Under the latter administration, as assistant secretary of state for European and Eurasian affairs, Nuland bragged that she helped engineer the 2014 fascist coup that overthrew the elected government of Ukraine, using $5 billion in funding from National Endowment for Democracy.

All these appointees promoted U.S. wars in Afghanistan, Iraq, Syria, Libya;  starvation sanctions on Venezuela, Korea and Iran; and U.S. plans to reinforce NATO against Russia, surround the DPRK and especially threaten China militarily and economically.

These appointments contradict those liberal and social democratic forces who argued that Biden could be pushed into progressive policies by left pressure.

Wars abroad — and wars at home

Within 24 hours of Biden’s inauguration, a large convoy of U.S. military supported by helicopter gunships headed into Syria from Iraq, according to the SANA, the Syrian state news agency. The convoy of 40 trucks, loaded with weapons and logistical materials, reinforced illegal bases in the area. Tons of U.S. heavy equipment were observed travelling toward U.S. positions at the Conoco oil and gas field. This aggression continues the direct imperialist theft of Syria’s oil resources and is intended to disrupt Syria’s efforts to rebuild and provide for its war-torn population. (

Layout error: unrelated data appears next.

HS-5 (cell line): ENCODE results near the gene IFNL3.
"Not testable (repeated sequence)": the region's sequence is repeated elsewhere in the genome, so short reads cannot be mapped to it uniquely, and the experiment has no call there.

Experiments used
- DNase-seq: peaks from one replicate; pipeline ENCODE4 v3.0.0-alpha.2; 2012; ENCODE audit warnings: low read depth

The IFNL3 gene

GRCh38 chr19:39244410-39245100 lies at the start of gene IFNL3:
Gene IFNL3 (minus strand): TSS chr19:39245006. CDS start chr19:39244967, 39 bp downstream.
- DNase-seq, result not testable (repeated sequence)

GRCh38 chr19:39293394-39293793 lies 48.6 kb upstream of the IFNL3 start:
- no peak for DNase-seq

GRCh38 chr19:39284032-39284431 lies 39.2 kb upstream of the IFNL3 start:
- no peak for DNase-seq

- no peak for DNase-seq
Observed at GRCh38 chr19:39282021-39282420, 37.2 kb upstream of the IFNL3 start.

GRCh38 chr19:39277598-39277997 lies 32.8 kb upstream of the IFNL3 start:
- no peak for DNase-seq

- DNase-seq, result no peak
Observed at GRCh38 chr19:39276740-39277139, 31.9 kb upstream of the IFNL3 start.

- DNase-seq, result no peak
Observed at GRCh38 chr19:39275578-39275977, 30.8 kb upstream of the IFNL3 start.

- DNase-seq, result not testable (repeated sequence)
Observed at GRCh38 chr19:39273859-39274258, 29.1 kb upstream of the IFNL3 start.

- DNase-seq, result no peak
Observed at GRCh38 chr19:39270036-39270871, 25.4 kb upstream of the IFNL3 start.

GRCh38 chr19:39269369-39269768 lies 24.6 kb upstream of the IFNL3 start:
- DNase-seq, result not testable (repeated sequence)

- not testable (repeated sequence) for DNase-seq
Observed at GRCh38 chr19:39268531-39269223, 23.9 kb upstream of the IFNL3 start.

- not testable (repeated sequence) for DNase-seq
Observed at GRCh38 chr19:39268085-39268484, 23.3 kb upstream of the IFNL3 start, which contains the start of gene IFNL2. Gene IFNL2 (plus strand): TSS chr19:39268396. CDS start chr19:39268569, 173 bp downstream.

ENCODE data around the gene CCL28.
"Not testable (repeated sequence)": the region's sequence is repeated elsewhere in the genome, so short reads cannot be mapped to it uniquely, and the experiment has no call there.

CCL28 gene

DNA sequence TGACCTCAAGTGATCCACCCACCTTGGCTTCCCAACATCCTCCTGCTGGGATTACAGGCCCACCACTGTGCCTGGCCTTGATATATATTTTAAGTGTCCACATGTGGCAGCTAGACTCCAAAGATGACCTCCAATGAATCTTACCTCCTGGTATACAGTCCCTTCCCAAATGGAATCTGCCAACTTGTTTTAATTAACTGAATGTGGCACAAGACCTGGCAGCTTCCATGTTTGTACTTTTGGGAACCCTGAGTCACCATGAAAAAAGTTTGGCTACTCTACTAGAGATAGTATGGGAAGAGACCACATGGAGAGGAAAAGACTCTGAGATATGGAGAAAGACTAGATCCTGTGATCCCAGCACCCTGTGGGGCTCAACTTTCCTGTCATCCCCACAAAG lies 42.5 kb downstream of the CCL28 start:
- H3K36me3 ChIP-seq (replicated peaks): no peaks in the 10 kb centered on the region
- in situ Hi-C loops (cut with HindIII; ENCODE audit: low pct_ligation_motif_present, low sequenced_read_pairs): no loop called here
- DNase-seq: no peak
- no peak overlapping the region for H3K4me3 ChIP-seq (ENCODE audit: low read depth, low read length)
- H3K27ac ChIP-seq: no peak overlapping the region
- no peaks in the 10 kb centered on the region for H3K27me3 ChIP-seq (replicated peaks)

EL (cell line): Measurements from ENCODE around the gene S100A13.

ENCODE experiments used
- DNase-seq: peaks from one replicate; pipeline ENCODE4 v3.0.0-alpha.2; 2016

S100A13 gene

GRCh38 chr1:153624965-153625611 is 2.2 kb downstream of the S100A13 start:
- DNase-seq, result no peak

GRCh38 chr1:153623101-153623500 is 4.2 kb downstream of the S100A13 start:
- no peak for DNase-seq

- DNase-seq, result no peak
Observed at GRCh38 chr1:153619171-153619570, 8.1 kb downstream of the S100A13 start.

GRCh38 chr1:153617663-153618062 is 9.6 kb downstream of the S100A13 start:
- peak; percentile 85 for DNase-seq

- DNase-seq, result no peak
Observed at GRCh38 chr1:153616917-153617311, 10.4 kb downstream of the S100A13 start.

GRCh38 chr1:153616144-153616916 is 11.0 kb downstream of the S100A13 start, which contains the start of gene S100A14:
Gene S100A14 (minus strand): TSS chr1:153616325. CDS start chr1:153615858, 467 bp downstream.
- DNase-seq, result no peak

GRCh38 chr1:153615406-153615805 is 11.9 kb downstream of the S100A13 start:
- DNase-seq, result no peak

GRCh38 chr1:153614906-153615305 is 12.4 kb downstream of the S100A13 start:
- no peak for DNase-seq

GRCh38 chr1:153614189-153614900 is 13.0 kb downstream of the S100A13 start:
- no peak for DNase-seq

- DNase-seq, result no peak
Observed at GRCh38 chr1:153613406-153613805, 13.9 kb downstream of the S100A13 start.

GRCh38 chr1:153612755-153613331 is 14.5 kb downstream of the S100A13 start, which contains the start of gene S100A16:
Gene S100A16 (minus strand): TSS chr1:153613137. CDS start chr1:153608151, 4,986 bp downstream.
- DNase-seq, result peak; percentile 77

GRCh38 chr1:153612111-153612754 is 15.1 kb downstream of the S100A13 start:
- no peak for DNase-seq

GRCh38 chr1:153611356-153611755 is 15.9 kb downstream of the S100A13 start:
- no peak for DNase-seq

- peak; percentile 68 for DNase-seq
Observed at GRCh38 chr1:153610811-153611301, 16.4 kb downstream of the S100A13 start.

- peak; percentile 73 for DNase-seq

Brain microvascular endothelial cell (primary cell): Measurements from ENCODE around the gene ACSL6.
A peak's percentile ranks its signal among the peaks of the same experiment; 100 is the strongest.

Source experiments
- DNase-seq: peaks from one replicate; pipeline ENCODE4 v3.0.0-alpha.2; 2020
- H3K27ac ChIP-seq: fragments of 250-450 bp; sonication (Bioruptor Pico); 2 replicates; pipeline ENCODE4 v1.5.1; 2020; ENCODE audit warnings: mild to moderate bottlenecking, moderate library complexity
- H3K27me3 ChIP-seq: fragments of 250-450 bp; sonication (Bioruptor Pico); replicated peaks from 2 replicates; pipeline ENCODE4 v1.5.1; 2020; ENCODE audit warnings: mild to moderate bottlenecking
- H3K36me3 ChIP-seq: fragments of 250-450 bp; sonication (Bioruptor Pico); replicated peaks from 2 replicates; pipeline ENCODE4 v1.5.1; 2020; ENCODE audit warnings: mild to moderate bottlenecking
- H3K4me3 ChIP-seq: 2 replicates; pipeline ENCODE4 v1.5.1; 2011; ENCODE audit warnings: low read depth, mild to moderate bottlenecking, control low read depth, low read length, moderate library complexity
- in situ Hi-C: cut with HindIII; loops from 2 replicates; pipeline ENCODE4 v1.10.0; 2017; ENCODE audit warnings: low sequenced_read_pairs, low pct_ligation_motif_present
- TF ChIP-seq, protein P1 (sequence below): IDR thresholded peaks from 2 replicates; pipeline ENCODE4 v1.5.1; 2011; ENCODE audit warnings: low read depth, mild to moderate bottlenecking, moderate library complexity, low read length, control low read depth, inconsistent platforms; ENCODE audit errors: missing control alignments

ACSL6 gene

This convoy movement showed the Biden administration’s rush to affirm its absolute commitment to ruthlessly enforce U.S. imperialist interests, within a “two-party system” unified in serving U.S. capitalism.

U.S. wars provided guaranteed profits and lucrative military contracts stretching back through decades to banks and military industries. The trillions for endless war leaves working people in the U.S. holding empty promises, while they struggle and die in the surge of the COVID-19 virus, in the grip of racist police and under the collapsing infrastructure of an economy in crisis.

The trillions spent on war for profit could easily alleviate all these crises and give health, housing and hope to the millions of U.S. working and oppressed people.

PHOTO: Joe Piette